Confucius claims that the Way2 ( ) has been lost, and people should strive to rediscover the Way.  Since the Way was lost, the way to rediscover it is to return to antiquity through the observance of ancient rites.  Righteousness ( ) means diligently working to do the right things and rediscover the Way for himself.  He believes that all the observances of rites and acts of righteousness will help one rediscover the Way for himself.  In short, the basic premise of Confucian teachings is that the Way is lost and we can rediscover the Way through self-cultivation, which is done by sincere observance of rites and doing the right things.

What Confucius did not teach...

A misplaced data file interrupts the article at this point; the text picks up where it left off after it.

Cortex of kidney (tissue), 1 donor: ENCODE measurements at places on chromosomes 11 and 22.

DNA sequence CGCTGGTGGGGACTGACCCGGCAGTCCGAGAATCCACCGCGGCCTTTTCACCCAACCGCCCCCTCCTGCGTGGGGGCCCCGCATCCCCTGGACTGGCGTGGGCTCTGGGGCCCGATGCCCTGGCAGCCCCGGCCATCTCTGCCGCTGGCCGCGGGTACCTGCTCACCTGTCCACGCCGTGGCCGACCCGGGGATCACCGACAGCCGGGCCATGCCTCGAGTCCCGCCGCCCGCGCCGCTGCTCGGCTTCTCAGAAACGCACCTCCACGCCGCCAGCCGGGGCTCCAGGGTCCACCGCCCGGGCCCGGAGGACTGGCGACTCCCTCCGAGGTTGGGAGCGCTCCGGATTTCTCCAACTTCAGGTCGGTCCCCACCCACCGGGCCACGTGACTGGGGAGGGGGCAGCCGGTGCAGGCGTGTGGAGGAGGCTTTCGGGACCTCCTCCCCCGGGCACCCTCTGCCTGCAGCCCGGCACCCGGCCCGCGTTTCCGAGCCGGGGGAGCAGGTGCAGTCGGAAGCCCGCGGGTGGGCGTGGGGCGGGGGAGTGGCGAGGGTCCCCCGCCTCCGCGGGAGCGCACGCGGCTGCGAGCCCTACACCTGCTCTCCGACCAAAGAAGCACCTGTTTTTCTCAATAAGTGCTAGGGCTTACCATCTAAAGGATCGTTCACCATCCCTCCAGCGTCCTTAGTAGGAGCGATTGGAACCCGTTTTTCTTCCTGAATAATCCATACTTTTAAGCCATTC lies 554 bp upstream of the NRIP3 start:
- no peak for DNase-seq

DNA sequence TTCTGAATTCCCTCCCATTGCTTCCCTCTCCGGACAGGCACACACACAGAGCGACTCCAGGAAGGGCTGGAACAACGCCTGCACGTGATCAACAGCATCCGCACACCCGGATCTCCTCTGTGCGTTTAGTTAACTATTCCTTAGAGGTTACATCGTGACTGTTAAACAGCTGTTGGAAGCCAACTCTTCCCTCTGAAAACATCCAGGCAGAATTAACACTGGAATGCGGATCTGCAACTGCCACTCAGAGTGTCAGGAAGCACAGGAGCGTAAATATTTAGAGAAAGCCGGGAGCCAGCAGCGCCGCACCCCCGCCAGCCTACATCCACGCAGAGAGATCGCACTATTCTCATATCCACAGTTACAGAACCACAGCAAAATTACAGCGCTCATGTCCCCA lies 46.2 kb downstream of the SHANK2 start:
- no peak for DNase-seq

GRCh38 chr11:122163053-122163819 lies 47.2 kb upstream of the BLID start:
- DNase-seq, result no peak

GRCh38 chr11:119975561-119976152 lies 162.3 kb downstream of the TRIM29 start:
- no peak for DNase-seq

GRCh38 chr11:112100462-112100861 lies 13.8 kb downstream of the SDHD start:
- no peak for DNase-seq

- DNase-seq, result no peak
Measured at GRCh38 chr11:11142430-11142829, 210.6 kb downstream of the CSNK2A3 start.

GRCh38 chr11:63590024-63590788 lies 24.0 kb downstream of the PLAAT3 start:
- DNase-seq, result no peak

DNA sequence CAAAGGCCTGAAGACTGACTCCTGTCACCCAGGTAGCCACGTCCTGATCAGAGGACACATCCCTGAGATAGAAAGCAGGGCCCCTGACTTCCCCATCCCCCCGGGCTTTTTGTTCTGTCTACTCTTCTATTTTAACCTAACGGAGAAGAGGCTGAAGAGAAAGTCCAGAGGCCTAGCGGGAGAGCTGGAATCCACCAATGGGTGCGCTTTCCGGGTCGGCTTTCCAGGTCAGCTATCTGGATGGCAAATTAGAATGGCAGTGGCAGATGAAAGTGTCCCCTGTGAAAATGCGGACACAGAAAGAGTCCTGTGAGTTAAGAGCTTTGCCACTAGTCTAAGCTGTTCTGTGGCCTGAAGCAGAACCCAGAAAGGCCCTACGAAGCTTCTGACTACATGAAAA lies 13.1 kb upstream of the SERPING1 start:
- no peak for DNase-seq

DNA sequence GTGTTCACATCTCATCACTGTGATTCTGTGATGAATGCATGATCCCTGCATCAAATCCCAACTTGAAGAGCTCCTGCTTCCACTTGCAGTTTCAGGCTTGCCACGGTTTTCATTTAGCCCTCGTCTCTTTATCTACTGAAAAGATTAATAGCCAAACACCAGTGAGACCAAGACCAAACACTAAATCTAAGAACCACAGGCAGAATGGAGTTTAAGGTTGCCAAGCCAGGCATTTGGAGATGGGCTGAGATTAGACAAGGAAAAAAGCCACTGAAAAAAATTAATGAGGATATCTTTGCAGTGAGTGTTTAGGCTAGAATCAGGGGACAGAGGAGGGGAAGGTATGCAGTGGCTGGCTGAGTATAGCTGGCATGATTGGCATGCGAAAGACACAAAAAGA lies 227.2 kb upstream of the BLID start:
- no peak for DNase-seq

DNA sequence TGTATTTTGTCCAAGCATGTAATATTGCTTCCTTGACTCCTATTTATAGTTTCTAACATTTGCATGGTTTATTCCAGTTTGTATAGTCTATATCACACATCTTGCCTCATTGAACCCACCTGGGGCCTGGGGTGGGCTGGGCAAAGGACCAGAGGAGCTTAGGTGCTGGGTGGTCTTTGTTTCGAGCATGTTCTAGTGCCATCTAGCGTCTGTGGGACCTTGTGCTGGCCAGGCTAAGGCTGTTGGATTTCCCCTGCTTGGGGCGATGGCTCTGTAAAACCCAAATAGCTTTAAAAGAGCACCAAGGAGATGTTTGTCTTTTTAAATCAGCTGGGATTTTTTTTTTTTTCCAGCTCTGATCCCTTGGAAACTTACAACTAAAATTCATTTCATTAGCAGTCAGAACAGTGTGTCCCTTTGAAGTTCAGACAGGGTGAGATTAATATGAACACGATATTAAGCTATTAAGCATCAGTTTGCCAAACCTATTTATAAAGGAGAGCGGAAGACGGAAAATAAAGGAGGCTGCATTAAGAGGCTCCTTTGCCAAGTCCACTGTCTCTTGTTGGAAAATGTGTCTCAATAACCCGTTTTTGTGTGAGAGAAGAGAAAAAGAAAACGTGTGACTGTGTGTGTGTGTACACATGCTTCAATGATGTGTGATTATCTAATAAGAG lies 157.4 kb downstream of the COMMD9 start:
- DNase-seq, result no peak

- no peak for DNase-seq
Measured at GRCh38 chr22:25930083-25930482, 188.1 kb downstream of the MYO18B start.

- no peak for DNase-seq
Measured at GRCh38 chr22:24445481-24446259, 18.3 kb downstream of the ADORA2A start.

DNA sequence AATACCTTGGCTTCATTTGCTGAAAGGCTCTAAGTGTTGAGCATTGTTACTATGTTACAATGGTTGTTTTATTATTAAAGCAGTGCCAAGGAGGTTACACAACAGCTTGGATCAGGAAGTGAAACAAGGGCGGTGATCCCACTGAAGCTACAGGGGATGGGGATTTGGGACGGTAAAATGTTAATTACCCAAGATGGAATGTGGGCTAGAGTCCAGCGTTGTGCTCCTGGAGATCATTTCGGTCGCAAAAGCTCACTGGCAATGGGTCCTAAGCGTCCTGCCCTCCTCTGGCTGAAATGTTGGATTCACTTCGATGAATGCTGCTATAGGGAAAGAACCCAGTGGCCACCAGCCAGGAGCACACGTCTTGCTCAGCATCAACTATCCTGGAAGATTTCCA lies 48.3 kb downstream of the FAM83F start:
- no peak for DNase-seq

Confucian teachings were not adopted by the ruling authority during the Ch'in Dynasty ( 秦朝 ).  Starting with the Han Dynasty ( 漢朝 ), Confucian teachings were made into part of the official educational curriculum, which means that people aspiring to government positions must study Confucian teachings.  This also had the side effect of government intervention into Confucian teachings, generally done so the power of government and social order could be strengthened.  For instance, the three bonds ( 三綱 ) -- absolute obedience of subjects to the ruler, children to father, and wife to husband -- was made and became part of what came to be known as Imperial Confucianism.  Some of these are quite contradictory to what Confucius taught.  For instance, Confucius advocates reciprocity, not blind obedience.  As Confucianism became more dominant in the society, these modifications became more and more frequent.  Many intellectuals in the early 20th century called for a revision of the Chinese culture because they think the Chinese civilization will not progress fast enough if it continues to be based on Confucianism.  Many of their problems with Confucianism, however, are really concerned with later modifications of Confucianism, not with the actual teachings of Confucius.